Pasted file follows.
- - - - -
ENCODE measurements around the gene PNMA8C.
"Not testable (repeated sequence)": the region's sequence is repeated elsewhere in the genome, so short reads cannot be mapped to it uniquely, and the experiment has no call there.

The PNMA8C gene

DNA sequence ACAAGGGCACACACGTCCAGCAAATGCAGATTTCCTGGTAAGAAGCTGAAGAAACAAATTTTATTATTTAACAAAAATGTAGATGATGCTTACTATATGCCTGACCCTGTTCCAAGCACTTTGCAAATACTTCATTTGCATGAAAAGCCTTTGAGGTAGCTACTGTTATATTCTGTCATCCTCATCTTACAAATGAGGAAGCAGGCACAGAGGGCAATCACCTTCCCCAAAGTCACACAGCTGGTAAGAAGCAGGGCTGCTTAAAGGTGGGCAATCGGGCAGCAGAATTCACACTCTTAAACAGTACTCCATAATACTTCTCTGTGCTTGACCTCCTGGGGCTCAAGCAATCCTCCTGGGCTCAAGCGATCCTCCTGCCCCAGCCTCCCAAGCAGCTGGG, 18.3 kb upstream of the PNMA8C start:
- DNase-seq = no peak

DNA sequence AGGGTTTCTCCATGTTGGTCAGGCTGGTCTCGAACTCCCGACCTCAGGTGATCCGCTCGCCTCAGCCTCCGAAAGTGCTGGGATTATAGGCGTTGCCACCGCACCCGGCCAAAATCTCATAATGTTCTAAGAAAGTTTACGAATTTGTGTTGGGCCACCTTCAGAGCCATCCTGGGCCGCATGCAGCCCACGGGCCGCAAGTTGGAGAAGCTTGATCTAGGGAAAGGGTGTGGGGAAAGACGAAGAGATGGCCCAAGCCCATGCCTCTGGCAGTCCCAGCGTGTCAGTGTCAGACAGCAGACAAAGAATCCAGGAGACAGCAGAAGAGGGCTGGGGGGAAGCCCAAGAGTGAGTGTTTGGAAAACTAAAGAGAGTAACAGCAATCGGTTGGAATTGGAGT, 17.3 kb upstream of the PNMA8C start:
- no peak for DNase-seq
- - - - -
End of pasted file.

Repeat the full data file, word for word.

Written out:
ENCODE measurements around the gene PNMA8C.
"Not testable (repeated sequence)": the region's sequence is repeated elsewhere in the genome, so short reads cannot be mapped to it uniquely, and the experiment has no call there.

The PNMA8C gene

DNA sequence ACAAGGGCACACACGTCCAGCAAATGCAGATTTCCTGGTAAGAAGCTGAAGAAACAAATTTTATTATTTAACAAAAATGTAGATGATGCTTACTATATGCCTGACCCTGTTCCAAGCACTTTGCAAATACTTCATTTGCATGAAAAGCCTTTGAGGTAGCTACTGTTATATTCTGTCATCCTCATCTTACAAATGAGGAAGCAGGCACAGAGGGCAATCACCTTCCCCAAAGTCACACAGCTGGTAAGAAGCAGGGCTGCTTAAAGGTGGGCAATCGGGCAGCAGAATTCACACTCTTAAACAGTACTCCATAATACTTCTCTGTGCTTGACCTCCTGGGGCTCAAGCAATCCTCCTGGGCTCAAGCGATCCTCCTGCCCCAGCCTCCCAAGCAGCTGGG, 18.3 kb upstream of the PNMA8C start:
- DNase-seq = no peak

DNA sequence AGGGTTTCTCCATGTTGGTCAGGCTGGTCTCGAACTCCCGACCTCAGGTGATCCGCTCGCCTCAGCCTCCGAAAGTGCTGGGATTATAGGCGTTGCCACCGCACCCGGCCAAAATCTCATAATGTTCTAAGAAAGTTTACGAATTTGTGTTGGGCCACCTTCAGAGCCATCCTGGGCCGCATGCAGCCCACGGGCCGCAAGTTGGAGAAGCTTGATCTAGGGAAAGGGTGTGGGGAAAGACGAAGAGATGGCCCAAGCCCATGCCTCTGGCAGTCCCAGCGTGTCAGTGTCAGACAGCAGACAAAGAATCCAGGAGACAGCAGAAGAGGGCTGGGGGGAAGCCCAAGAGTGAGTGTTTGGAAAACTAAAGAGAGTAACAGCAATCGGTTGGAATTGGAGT, 17.3 kb upstream of the PNMA8C start:
- no peak for DNase-seq